In addition to his wife and sons, Lansford is survived by his parents, six younger siblings and two sets of grandparents in Mineral, Texas, and Newberg, Oregon.

UPDATE @ 1 p.m. (Jan. 29):

“Joel left home when he was 18 years old to attend Cedarville University in Ohio fall of 2001,” Lansford’s father John wrote in an obituary.

“He applied himself to his studies, earning a BS degree in mechanical engineering while at the same time earning the rank of Second Lieutenant in the US Army via ROTC. After college Joel was off to Montana working an engineering job, flying Black Hawk helicopters, driving semi trucks, and hunting big game.

“Joel was not content to just fly helicopters for the Army, but earned his airplane single and multi engine ratings and progressed up to ATP certificate in both helicopters and fixed wing. He was an instructor in single/multi-engine airplanes and helicopters.”

PREVIOUS REPORT

Funeral arrangements have been set for the pilot killed in a small plane crash Tuesday evening.

Services will be held at Patterson Park Church in Beavercreek on Saturday at 4 p.m.

Greene County-Lewis A. Jackson Regional Airport is expected to remain closed during the crash investigation, according to airport manager Dave Kushner.

The plane Lansford was flying was removed from the crash site to a hangar at the airport Thursday.

Lansford, a corporate pilot and Ohio National Guard veteran who worked for a Springfield flight school. He was also working to become a missionary helicopter pilot in Papua New Guinea for Wycliffe Associates, an Orlando, Fla.-based organization created to “accelerate Bible translation in the most remote, most antagonistic parts of the world.” Flying missions in Papua New Guinea and other countries was always a dream of theirs, his wife Julia Ann said.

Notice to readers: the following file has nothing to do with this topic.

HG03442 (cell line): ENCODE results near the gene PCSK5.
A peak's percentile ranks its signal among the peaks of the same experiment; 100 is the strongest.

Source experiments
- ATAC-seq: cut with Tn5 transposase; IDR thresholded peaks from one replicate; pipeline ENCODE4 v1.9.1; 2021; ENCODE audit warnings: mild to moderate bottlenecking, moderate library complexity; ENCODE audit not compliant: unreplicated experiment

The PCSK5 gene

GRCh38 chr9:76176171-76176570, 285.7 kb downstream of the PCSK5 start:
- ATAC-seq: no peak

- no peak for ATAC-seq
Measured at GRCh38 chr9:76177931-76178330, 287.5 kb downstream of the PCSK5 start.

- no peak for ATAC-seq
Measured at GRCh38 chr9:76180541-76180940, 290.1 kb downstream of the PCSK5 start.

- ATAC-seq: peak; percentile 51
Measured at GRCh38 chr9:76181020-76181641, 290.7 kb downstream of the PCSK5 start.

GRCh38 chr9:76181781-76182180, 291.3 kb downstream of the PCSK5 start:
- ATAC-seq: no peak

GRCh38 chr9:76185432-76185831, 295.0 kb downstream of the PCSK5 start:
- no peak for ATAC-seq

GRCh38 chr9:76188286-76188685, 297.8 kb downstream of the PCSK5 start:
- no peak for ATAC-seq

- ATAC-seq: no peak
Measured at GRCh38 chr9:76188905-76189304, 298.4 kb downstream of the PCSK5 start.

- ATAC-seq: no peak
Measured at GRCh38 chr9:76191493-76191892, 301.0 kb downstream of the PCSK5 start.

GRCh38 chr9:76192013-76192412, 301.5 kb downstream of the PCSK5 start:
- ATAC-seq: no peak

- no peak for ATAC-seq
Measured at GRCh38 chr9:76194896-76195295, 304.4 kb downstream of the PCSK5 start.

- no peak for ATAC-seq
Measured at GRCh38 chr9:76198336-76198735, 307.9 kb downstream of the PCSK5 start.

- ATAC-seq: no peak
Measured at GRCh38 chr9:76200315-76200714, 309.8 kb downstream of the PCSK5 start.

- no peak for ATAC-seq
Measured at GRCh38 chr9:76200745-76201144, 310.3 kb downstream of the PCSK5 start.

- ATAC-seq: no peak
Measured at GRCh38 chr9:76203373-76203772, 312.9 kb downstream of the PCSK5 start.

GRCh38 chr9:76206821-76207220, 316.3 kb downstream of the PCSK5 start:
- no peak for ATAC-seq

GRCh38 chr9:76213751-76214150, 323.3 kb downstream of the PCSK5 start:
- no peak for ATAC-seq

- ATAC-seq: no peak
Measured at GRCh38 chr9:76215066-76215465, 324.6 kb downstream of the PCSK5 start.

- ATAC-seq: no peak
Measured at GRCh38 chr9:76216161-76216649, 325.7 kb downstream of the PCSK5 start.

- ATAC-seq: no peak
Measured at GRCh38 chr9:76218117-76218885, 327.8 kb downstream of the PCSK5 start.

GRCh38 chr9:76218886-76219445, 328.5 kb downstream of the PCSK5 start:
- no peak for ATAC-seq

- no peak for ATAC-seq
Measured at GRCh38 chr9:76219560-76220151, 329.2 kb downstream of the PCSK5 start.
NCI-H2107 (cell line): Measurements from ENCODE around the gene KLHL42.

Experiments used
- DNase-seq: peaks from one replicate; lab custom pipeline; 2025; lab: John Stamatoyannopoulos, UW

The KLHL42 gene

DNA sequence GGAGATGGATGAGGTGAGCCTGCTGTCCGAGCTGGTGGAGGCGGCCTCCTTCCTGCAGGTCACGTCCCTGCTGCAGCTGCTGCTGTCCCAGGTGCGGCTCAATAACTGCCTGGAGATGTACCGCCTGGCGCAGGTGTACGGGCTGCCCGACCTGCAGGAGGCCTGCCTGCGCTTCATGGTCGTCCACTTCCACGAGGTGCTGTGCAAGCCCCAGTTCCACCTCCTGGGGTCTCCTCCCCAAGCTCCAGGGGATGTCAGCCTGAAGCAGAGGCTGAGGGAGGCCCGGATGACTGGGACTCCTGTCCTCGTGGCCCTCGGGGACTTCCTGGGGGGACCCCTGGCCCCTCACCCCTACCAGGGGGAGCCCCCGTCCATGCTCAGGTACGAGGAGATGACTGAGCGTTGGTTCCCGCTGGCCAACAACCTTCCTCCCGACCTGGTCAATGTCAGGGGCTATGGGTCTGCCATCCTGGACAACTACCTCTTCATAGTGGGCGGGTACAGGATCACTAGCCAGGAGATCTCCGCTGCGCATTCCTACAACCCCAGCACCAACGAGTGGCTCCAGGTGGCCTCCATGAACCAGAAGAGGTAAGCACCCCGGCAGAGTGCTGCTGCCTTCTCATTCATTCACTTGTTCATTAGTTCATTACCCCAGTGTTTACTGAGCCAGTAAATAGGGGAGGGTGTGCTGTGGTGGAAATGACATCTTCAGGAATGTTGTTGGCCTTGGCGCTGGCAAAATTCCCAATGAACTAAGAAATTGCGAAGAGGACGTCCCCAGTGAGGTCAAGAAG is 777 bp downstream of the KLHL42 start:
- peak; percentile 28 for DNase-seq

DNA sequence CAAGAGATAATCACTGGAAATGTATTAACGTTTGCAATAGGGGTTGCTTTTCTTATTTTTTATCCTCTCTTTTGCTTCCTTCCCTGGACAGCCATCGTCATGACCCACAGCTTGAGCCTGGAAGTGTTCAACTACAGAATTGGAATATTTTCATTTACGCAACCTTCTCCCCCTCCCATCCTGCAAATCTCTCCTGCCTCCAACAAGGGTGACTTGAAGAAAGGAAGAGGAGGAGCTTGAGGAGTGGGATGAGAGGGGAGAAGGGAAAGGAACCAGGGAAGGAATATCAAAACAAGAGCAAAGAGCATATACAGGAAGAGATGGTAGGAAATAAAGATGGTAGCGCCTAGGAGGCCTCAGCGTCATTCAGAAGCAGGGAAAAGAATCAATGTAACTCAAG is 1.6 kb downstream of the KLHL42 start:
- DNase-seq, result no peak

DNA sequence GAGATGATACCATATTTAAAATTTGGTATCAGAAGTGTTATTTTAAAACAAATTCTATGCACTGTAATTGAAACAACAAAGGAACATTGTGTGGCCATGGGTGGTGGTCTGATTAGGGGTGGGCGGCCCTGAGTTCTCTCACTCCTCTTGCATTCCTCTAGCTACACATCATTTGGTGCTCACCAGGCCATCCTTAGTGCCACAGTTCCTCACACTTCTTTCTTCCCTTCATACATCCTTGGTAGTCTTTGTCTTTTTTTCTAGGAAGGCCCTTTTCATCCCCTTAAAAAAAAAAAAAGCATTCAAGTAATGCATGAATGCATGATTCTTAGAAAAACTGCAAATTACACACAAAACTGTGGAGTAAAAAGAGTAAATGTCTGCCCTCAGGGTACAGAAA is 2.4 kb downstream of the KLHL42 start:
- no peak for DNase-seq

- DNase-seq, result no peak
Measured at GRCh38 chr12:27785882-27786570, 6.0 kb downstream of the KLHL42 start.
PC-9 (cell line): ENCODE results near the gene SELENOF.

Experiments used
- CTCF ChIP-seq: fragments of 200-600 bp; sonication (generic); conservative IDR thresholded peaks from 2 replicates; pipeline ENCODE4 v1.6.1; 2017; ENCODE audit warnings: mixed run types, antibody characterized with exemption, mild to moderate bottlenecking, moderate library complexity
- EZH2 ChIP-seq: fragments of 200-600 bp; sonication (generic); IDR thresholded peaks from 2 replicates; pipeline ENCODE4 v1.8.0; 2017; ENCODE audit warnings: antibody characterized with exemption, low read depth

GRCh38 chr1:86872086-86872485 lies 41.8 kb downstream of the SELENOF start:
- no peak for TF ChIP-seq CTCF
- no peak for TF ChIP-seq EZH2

A Gofundme page has been created for Julia Ann Lansford and the children.

On the introduction to the page, there is this statement, in part: “…She [Julia Ann] never asked for this fundraiser, but many people have asked how they can help and we all want to lift her up in this time.”

The NTSB is leading the investigation to determine what caused the pilot to lose control of the aircraft that crashed into an embankment while on approach to land at the airport.

Just before the crash, a witness saw the plane flying straight and leveled as it approached the airport, NTSB spokesman Alex Lemishko said, noting that Lansford contacted air traffic control as he approached the airport.

NTSB investigators interviewed Tara Speakman, a witness to the crash. She was on her way to a store with her husband and their child when they saw the small plane cross over U.S. 35.

“He was making a left-hand turn and the left wing was down, and then it kind of rolled and nose down and it crashed,” she told whio.com after meeting with investigators. “Thank God there was no fire. That was when we lost him and we called for help.”